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Indonesian Mothers Are Fighting to Legalize Medical Cannabis for Their Children

Bethan Rose

by Bethan Rose

October 19, 2022 12:00 pm ET Estimated Read Time: 4 Minutes
Indonesian Mothers Are Fighting to Legalize Medical Cannabis for Their Children

Indonesia, a fertile land where the climate is perfect for cultivating cannabis, is in the “red zone” regarding legalization. In fact, getting caught with even the smallest amount of cannabis could earn locals (and tourists) harsh sanctions, fines, and/or a stint in prison. Nonetheless, the medical potential of the plant is not being overlooked by mothers like Santi Warastuti.

Warastuti, the mother of Pika Sasi Kirana, is actively lobbying for legal access and research into the plant alongside her daughter’s father, Sunarta. Warastuti is one of a group of Indonesian mothers who are urging the government to explore the drug’s remedial properties for various medical conditions, including chronic pain and cerebral palsy.

In 14-year-old Pika’s case, there were no obvious signs of a medical condition when she was first born. Weighing 3.4 kilograms (7.5 pounds) at birth, Pika developed into a healthy young toddler and progressed to kindergarten without any problems. A keen dancer, singer, and afternoon cyclist, she constantly made her parents proud.

Unfortunately, her health tumbled down a slippery slope when she was just five years old, at which point she began experiencing frequent vomiting and fainting episodes. A trip to the doctor’s office in Bali’s capital, Denpasar, did little to help her. Even after being prescribed epilepsy medication, her condition continued to deteriorate.

“No one ever actually said the words ‘cerebral palsy.’ It just showed up one day on her doctor’s notes,” fashion designer Warastuti told reporters at Al Jazeera. “Every time I visited a doctor they kept changing the doses or types of medication. Nothing worked.”

Desperate to find a way of relieving her daughter’s suffering, Warastuti proceeded to explore alternative treatment options, one of which was medical marijuana. The green plant caught her attention after her European employer informed her of cannabis’ rapidly growing status as a therapeutic aid across Europe, the U.S., and various other countries around the world.

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Mothers Push for Cannabis Access in Indonesia

After moving back to her hometown of Yogyakarta, Warastuti crossed paths with fellow mother Dwi Pratiwi. Pratiwi, a Constitutional Court case plaintiff, had previously visited Australia to help her son to receive medical marijuana therapy for cerebral palsy.

Sadly, the child lost his life. Nonetheless, the significance of his story cannot be ignored since it pushed the subject of marijuana treatment to the forefront of medical discussions in Indonesia. Moreover, Warustuti’s meeting with Dwi led her to learn more about the plant’s potential for inducing a comfortable sleep and easing muscular atrophy in cases of cerebral palsy.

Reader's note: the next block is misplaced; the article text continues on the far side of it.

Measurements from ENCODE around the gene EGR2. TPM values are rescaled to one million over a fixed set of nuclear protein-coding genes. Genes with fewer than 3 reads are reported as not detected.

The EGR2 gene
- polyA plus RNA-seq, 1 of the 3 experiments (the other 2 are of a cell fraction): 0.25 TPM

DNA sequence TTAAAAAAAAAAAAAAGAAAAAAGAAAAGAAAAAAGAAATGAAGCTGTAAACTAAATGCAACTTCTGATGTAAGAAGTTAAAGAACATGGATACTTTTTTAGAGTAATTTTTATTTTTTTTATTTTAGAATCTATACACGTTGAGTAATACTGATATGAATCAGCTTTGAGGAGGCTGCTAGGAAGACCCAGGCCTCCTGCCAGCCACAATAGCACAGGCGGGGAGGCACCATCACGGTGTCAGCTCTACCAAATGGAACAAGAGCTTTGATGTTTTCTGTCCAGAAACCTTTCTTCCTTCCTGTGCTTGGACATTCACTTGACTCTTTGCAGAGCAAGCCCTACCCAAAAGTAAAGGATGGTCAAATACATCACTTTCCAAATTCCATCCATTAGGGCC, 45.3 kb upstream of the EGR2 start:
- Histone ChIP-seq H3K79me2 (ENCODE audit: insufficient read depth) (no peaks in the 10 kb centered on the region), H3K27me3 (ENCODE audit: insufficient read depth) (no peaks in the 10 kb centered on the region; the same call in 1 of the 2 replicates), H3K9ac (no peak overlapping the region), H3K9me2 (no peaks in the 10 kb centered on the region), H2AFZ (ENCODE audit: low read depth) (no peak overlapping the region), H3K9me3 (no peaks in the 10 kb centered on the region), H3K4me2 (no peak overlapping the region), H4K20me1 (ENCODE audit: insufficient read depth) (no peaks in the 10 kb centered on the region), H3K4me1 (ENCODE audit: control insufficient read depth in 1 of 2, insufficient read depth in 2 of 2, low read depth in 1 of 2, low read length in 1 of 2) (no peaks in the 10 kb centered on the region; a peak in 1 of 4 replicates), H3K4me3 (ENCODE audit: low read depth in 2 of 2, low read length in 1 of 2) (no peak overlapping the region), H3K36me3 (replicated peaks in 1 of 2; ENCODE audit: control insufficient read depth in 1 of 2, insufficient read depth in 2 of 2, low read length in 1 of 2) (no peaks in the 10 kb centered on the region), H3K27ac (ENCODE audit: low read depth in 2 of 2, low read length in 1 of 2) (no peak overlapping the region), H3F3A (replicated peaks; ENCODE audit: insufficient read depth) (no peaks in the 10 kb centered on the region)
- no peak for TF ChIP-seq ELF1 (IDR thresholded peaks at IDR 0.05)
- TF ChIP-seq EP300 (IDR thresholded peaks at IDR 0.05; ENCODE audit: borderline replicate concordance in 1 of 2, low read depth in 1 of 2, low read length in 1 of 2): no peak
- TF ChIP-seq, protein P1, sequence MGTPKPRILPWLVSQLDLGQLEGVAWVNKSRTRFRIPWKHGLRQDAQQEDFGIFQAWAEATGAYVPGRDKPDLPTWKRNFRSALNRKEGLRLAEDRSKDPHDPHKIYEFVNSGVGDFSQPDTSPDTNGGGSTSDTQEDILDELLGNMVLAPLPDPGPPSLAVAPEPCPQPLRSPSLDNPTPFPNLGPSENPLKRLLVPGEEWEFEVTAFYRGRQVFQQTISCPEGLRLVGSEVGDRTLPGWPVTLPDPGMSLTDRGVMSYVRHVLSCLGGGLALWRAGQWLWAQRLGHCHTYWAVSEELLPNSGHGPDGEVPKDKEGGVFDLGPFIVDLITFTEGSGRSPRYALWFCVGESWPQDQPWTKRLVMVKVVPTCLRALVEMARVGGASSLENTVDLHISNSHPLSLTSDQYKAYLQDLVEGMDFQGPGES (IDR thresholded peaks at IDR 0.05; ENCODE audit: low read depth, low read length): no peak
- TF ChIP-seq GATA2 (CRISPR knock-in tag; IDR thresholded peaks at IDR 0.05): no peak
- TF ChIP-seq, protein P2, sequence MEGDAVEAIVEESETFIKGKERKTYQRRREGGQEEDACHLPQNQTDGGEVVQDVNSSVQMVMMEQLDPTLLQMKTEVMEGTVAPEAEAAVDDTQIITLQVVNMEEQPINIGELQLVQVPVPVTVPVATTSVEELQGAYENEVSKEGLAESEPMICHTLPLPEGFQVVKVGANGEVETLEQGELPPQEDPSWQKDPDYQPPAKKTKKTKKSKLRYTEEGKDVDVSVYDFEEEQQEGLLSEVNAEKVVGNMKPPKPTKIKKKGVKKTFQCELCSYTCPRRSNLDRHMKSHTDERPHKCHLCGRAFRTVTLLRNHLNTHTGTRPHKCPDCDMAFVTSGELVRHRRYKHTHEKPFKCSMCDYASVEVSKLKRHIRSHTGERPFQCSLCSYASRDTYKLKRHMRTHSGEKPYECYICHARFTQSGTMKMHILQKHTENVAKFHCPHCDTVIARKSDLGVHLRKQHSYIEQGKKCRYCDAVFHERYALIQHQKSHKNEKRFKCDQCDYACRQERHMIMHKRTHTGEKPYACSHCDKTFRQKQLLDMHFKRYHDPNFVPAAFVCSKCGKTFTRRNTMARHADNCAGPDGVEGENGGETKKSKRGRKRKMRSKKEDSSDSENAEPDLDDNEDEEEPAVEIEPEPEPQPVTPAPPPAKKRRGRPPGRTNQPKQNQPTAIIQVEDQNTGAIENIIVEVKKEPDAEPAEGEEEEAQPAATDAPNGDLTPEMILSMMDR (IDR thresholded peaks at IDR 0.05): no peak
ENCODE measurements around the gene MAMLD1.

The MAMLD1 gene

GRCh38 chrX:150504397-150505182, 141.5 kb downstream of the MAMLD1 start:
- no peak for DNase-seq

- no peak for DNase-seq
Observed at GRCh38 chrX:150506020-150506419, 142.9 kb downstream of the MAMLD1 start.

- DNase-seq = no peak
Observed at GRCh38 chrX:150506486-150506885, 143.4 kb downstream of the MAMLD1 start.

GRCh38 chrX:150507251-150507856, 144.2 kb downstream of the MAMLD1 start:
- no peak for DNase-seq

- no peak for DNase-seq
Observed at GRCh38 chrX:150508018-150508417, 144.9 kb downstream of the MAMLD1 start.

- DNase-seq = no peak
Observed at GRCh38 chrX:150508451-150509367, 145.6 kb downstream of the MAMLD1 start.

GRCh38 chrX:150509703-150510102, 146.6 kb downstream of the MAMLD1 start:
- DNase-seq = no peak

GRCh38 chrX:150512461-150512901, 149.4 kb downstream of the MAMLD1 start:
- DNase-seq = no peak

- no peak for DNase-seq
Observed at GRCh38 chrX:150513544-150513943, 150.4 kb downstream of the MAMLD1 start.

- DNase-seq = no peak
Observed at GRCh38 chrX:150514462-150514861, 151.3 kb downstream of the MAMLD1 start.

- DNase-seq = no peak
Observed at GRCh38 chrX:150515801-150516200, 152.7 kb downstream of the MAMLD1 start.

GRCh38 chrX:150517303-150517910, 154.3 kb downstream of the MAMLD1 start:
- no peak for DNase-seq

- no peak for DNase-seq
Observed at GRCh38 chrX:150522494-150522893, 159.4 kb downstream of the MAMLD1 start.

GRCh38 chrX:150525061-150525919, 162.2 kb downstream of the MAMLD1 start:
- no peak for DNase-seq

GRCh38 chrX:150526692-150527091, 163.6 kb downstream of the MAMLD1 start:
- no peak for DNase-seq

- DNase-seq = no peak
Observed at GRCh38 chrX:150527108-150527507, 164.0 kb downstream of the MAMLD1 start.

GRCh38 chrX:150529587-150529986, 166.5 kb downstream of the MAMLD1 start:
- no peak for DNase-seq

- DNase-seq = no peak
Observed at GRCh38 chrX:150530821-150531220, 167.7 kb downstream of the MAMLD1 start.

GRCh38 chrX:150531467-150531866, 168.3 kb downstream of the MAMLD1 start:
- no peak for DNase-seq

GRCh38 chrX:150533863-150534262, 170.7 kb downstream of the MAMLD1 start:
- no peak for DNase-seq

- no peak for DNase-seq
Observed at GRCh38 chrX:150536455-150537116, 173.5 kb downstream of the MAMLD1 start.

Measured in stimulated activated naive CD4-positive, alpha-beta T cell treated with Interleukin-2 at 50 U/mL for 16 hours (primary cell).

The tragic death of Pratiwi’s son prompted the mother to take legal action. Along with the support of another mother whose child was diagnosed with cerebral palsy, she pushed to get the drug legalized across Indonesia. Unfortunately, their efforts to secure a judicial review of Indonesia’s Narcotics Law of 2009, which forbids the use of marijuana for any reason, was shot down on July 20 by Indonesia’s Constitutional Court.

“I knew that the legal challenge was going to be rejected, but the ruling has also pushed for research into medical marijuana which we need to appreciate. Indonesia it is hard for people to accept the legalization of medical marijuana because they think that cannabis just gets you high, but there are good and bad ways to use it,” said Warastuti. “It is like a knife which is meant to be used to cut things, but can also be used to stab someone and kill them. Yet you can still buy knives everywhere.”

Cannabis Remains a Schedule I Drug  

Currently, as per the UN Single Convention on Narcotic Drugs of 1961, cannabis is classified as a Schedule I substance in Indonesia. Although the plant has no accepted medical use across the predominantly Muslim country, the World Health Organization (WHO) has been trying to reschedule the plant since 2019.

While it remains uncertain as to when the Indonesian government will research the plant’s medicinal benefits, Warastuti says she is pleased that the judge encouraged the Indonesian government to carry out further scientific studies into the medical uses of cannabis. In the nearby Kingdom of Thailand, cannabis has already been legalized for medical and recreational purposes.

“I need to try everything to help my daughter and we will fight on and never give up,” said Warastuti. “Maybe it is not my fate to be the one to get medical marijuana for my daughter, but hopefully we have started something, and in the future others will be able to access this medication for their children as a result of my actions.”

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Maureen. says:

October 25, 2022 at 9:30 am

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